Comfort food

Marking 20 years of service, Leket Israel looks to get even bigger to fight food waste and insecurity

Founder Joseph Gitler says he hopes to salvage over 66 million pounds of produce and 2 million prepared meals this year to help country’s most vulnerable

It began with a few refrigerators in Joseph Gitler’s driveway in 2003.

It was the height of the Second Intifada and Gitler, a lawyer by training and a recent immigrant to Israel, saw that many of his fellow countrymen were suffering from a byproduct of the terror attacks and general instability that shook the country in the early 2000s.

“Suddenly there were new people who hadn’t historically had poverty issues, but because hospitality was shut down and people weren’t coming to the country, this whole new breed of people who worked and made a living – maybe not a great living, but made a living – they were struggling just to make ends meet,” Gitler, the founder and chairman of Leket Israel, told eJewishPhilanthropy.

Around the same time, Israel’s start-up scene was taking off, which benefited the country overall, but also left some people behind. “For those who are not part of the success of ‘Start-Up Nation,’ Israel has actually become a much more difficult place to live in financially. The ‘Start-Up Nation’ has increased salaries but only for some and also increased the cost of living for everyone dramatically,” Gitler said.

He quickly latched onto the issue of food insecurity and food waste as an area where he could have a significant impact. “This isn’t gonna change the salary structure. But if a family can save NIS 1,000 ($275) a month on their food bill, because they’re getting free fruits and vegetables, well that’s NIS 1,000 that they now have for other needs. And that’s really what we’re after here. We’re trying to help the poor survive, utilizing existing partners,” he said.

Gitler first focused on the food wasted by places like hotels and corporate cafeterias. He’d pick up the trays of prepared food and bring them back to his refrigerators for storage before transporting them to a handful of organizations that provided food to their clients, either ones specifically aimed at addressing food insecurity or places like after-school programs, where the food was just a component of their work.

“When I started it was really kind of a lark: I’m concerned about this issue, let’s see what can be done,” he said.

According to a recent study by Israel’s National Insurance Institute, nearly 1 million Israelis – out of a population of just over 9 million – were living with food insecurity in 2021, the last year for which such data are available.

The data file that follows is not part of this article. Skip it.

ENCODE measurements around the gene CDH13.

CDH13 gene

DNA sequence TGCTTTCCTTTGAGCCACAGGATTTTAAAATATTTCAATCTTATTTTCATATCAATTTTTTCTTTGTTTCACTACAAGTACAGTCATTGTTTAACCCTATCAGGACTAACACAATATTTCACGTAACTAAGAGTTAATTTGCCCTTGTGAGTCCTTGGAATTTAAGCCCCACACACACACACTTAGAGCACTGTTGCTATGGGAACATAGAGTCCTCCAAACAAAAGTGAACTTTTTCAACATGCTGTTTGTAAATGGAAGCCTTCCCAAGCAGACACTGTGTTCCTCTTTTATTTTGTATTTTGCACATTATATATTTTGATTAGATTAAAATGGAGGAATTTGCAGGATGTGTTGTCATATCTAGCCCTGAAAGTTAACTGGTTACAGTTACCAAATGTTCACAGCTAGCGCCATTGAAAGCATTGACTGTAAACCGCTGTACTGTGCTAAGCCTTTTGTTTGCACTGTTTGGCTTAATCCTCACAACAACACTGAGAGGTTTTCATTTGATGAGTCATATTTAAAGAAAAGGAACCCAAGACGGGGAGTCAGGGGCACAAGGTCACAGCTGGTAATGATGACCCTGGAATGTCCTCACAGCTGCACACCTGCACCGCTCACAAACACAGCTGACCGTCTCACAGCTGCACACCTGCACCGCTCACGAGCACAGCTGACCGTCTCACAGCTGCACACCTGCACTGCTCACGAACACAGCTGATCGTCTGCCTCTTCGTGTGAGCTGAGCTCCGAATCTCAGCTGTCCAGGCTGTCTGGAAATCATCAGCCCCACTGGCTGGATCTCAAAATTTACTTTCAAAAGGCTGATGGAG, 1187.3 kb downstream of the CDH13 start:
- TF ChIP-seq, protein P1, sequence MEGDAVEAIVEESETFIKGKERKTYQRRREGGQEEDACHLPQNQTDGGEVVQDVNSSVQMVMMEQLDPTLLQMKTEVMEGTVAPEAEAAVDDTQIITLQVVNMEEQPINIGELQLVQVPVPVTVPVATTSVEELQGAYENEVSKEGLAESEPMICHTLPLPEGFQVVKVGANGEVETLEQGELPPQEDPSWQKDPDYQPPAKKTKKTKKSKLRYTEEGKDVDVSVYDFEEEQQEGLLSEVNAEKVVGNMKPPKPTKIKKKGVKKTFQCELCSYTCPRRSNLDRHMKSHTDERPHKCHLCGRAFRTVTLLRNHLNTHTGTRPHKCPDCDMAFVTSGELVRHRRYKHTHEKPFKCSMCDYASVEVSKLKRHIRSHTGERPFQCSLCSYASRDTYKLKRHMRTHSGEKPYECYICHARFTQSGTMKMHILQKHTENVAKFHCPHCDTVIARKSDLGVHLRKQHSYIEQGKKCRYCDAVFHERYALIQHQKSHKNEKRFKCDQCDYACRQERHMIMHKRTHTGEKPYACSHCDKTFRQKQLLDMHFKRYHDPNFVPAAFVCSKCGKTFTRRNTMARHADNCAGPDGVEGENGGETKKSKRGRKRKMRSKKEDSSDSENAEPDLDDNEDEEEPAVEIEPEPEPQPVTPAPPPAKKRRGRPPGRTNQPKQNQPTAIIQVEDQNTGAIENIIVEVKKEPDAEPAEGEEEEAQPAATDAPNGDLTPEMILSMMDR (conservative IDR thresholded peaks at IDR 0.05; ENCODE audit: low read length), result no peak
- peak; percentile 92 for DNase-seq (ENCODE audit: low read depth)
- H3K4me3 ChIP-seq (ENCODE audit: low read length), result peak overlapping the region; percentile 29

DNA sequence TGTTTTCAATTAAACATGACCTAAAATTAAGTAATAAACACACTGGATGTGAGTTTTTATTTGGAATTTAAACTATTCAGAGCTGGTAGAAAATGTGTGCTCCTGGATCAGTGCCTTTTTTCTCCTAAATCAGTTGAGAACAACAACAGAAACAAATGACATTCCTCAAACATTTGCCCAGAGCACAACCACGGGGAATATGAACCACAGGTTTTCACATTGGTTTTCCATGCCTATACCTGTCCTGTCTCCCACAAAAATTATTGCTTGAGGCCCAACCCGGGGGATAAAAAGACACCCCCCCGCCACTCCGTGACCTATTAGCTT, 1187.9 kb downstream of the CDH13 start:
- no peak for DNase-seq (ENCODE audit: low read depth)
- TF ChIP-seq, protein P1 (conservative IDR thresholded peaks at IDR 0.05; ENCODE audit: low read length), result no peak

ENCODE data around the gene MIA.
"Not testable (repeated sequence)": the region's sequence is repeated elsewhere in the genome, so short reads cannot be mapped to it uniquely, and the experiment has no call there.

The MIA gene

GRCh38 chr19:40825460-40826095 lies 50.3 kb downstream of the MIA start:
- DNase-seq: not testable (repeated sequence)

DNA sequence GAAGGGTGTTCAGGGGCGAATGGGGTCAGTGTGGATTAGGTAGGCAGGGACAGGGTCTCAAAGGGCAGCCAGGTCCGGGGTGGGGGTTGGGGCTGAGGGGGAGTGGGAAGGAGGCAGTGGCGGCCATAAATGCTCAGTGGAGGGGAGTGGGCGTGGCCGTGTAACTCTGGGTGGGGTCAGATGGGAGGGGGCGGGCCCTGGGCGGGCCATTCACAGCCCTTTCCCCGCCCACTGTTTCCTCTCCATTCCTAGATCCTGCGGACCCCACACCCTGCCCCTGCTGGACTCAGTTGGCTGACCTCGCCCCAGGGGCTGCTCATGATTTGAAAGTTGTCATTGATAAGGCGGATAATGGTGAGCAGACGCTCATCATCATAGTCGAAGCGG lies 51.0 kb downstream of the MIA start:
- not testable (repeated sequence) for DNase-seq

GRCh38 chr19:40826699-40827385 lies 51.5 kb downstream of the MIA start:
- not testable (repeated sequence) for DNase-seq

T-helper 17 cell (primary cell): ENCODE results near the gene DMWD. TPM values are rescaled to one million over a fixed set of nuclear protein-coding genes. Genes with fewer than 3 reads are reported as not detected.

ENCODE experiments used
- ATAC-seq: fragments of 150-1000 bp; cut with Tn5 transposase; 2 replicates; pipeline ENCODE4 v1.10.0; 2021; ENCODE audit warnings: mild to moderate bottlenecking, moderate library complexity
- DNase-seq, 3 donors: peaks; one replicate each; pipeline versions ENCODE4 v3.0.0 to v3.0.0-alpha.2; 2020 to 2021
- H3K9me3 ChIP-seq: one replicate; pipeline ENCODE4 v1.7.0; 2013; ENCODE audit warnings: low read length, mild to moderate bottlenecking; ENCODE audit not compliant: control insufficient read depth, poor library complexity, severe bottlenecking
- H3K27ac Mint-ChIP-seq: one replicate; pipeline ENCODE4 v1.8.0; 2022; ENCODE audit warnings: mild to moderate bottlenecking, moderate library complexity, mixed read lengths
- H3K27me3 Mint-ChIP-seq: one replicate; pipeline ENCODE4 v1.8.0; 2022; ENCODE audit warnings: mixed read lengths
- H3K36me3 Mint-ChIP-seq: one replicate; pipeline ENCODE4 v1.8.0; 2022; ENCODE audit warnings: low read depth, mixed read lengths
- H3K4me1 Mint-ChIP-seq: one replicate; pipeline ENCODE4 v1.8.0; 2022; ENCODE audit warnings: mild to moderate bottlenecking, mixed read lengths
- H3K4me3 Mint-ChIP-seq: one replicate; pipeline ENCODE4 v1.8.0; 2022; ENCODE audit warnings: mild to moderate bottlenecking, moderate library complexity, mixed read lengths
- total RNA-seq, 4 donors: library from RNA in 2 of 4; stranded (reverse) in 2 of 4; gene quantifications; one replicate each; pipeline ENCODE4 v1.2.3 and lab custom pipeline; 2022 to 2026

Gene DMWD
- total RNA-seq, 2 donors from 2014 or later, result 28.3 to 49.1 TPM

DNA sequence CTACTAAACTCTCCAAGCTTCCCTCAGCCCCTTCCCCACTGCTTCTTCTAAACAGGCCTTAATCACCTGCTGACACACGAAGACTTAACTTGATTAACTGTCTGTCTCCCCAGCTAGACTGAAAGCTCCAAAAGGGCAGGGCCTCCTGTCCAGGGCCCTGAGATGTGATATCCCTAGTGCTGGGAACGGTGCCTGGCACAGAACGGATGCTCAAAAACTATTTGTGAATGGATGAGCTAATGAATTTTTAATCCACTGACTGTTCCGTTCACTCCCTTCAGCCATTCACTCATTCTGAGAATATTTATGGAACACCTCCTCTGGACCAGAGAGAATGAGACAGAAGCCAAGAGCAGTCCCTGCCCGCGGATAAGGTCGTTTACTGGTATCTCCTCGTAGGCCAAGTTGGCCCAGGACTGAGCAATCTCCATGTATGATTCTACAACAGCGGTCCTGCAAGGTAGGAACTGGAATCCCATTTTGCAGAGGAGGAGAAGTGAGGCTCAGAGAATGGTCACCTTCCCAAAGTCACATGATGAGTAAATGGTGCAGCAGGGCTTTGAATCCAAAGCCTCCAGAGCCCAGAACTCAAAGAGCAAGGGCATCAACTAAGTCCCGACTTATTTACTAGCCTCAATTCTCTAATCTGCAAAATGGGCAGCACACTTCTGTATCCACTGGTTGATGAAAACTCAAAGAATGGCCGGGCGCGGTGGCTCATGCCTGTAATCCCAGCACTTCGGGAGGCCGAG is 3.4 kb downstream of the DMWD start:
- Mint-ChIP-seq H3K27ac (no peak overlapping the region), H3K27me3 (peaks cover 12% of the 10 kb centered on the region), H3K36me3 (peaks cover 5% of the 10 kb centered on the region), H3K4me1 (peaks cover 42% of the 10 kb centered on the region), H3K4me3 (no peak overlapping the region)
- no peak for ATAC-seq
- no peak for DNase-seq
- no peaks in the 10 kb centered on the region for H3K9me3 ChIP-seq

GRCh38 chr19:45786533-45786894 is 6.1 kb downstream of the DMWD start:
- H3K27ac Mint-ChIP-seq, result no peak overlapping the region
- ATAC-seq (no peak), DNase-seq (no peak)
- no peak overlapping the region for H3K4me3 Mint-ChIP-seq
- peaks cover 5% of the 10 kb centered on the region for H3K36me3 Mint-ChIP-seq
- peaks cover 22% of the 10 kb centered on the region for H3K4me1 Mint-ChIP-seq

Professor John Gal, chair of the Welfare Policy Program at the Taub Center think tank and a lecturer in social work and social welfare at the Hebrew University of Jerusalem, told eJewishPhilanthropy that food insecurity disproportionately affects large families, specifically ultra-Orthodox and Arab families well beyond their proportion of the population. Nearly one-in-five families with children had some degree of food insecurity in 2021 and almost one-in-10 – 8.5% – experienced severe food insecurity that year, according to the NII study.

This is driven by both income inequalities and high food prices. “There are several policies in place to insulate Israeli food producers from outside competition. Israel is a relatively small market with several monopolies with regards to many of the basic food products. Of course, all that leads to higher prices,” Gal said.

There are few direct government interventions in place to specifically address this issue – along the lines of the American government’s SNAP program save for one small-scale food voucher program by the Welfare Ministry and occasional one-off food assistance initiatives, according to Gal. Though, he said, this is not necessarily a bad thing as the government instead gives general income assistance that families can use however they see fit. Nevertheless, this leaves hundreds of thousands of Israelis without the means to buy healthy or sufficient food.

Within just a few months, Gitler’s initial “lark” – then called “Table to Table” – expanded significantly and within a few years became a major force in addressing food insecurity in Israel. In 2009, it merged with another organization, Leket-the Israel Food Bank, to become “Leket Israel.” Since then, the organization has largely stuck to the same fundamental model – collecting fresh produce and cooked food from commercial cafeterias that would otherwise be thrown out and delivering them to non-profits, who distribute them to clients. But it has expanded dramatically.

Today, 20 years after its founding, Leket Israel employs 136 people and operates 67 trucks out of its new 66,000-square-foot logistics center in Sde Warburg in central Israel. It works with 271 nonprofit organizations to provide food to over a quarter of a million people across the country each week. In 2022, the organization collected over 58 million pounds of fresh produce and nearly two million hot meals.

In terms of its prepared food, Leket Israel hit it big in 2014 when it started partnering with Israel Defense Forces bases, which are required to produce enough food for everyone who serves on them plus a certain amount extra even though this is almost always more than what actually gets eaten. The organization also gets large quantities of prepared foods from hotels in Eilat, Gitler said.